Crucifers such as cabbage, cauliflower, broccoli, mustard, radish, and several leafy greens are economically important vegetables vital for human health. These nutritious vegetables provide much-needed vitamins and minerals to the human diet—especially  vitamins  A  and  C,  iron,  calcium,  folic  acid,  and  dietary  fiber. Crucifers also are capable of preventing different types of cancer.

The diamondback moth (DBM), Plutella xylostella, is the most serious crucifer pest worldwide. In addition, head caterpillar (Crocidolomia pavonana), web worm (Hellula undalis), butterflies (Pieris spp.), flea beetle (Phyllotreta spp.) and aphids (Brevicoryne brassicae, Lipaphis erysimi, Myzus persicae) also cause significant yield losses in crucifers.

Farmers prefer to use chemical pesticides for controlling this pest because they have an immediate knock-down effect and are easily available when needed in local markets. Pesticides constitute a major share in the total production  cost  of  crucifer  crops,  accounting  for  about  38%  of  the  cost  of production of major crucifer crops in India and about 49% in the Philippines.

Pest resistance to insecticides is on the rise, leading farmers to spray even more pesticides. Insecticide resistance, environmental degradation, human health impacts, resource loss and economic concerns have triggered a growing interest in integrated pest management (IPM).

PREVIOUS INTERNATIONAL WORKSHOPS

The International Working Group on DBM and Other Crucifer Insects is an informal group of researchers worldwide who are actively engaged in research and development in crucifer pest management. This research group participates in an international workshop on the management of DBM and other crucifer insect pests that occurs every five to six years.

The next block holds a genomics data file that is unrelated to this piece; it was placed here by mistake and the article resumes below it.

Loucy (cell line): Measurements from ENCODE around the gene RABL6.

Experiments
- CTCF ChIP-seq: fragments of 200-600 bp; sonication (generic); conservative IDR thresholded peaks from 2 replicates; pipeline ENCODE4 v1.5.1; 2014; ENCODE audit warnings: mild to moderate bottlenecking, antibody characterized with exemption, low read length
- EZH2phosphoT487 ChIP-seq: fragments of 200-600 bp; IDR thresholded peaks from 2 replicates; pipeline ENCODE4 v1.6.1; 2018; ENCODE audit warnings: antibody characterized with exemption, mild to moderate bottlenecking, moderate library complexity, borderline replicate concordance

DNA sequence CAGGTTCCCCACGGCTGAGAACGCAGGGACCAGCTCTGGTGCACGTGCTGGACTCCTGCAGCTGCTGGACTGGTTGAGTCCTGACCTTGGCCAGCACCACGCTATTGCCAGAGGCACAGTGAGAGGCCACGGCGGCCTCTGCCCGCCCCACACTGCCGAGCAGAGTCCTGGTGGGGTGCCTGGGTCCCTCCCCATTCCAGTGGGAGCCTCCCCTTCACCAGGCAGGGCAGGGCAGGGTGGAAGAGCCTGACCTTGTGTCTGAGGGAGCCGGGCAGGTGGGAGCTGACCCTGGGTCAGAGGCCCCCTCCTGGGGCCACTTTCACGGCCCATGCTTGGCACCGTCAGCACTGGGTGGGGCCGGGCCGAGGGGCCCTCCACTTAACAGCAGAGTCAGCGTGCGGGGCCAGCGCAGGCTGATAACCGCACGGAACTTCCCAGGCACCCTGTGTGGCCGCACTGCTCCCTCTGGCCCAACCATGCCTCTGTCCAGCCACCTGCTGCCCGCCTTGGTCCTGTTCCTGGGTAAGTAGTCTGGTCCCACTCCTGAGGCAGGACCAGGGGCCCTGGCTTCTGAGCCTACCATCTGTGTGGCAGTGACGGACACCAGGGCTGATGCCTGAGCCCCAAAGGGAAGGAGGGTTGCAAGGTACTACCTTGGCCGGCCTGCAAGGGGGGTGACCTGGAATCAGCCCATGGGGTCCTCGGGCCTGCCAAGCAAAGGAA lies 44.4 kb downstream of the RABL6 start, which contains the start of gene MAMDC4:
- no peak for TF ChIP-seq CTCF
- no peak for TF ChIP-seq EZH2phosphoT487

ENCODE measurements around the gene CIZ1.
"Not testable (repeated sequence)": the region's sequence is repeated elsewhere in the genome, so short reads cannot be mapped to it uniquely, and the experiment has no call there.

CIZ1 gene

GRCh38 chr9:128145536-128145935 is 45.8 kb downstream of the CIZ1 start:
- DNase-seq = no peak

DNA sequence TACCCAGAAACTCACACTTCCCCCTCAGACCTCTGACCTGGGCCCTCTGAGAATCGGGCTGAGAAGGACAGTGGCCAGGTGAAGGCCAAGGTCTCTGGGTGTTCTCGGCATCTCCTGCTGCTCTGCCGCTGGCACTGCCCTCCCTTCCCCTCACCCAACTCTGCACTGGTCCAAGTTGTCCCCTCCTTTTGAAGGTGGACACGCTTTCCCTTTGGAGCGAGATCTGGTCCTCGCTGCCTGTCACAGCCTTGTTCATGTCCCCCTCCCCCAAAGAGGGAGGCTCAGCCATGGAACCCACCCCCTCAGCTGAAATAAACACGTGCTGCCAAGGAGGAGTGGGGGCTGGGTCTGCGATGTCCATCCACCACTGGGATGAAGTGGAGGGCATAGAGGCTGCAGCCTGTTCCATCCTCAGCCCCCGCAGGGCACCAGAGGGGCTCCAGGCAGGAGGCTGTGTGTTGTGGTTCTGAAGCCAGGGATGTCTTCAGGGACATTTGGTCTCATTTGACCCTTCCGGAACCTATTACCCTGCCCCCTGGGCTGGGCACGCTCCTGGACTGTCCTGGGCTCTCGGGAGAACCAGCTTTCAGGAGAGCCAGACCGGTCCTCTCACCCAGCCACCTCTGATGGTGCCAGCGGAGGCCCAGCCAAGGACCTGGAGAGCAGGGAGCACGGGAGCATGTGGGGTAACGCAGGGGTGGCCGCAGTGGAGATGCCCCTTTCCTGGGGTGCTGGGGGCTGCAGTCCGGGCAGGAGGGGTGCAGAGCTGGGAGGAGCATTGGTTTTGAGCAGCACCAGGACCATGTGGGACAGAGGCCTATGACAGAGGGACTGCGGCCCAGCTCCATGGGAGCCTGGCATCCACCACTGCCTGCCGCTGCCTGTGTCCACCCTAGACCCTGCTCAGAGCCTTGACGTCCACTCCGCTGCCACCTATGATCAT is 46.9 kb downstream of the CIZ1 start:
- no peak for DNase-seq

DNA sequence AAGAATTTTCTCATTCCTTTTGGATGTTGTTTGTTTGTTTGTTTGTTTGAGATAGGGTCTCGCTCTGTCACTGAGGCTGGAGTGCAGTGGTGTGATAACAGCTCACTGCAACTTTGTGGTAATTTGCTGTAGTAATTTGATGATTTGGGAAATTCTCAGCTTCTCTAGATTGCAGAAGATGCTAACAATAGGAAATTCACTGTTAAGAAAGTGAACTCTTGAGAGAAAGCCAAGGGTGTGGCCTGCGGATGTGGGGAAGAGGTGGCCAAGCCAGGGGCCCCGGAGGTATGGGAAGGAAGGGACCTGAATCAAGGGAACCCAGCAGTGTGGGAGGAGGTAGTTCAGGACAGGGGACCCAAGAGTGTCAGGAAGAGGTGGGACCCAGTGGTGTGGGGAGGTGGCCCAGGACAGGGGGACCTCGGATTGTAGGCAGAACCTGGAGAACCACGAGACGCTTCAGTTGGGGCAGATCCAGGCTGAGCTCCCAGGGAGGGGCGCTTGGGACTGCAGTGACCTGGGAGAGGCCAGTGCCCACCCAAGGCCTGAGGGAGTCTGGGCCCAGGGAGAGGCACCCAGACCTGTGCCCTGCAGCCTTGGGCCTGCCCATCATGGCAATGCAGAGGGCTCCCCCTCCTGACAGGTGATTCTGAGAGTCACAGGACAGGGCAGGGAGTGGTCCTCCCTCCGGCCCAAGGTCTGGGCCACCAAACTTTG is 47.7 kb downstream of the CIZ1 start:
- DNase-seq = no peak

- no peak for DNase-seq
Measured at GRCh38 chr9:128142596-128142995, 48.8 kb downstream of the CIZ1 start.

The first and second workshops were organized by Asian Vegetable Research and Development Center (AVRDC) in Taiwan in 1985 and  1990.  The  third  workshop  was  organized  by  the Malaysian  Agricultural Research and Development Institute in Kuala Lumpur in 1996. The fourth workshop was organized in Australia in 2001 and the fifth workshop was organized by the Chinese Academy of Agricultural Sciences in Beijing in 2006. The sixth workshop was organized by AVRDC – The World Vegetable Center in Thailand in 2011 and the seventh workshop was organized by the University Agricultural Sciences Bangalore in 2015.

Additional details and proceedings of these workshops can be found at:

http://web.entomology.cornell.edu/shelton/diamondback-moth/

CONTACT

Dr. SRINIVASAN RAMASAMY
Flagship Program Leader for Safe and Sustainable Value Chains & Lead Entomologist
World Vegetable Center, Shanhua, Tainan 74151, Taiwan
Tel: +886-6-5837801
Fax: +886-6-5830009
E-mail: srini.ramasamy@worldveg.org

Dr. PAOLA SOTELO-CARDONA
Scientist (Entomology)
World Vegetable Center, Shanhua, Tainan 74151, Taiwan
Tel: +886-6-5837801
Fax: +886-6-5830009
E-mail: paola.sotelo@worldveg.org

2018-10-04T00:18:32+00:00September 28th, 2018|Categories: Headquarters, Latest News|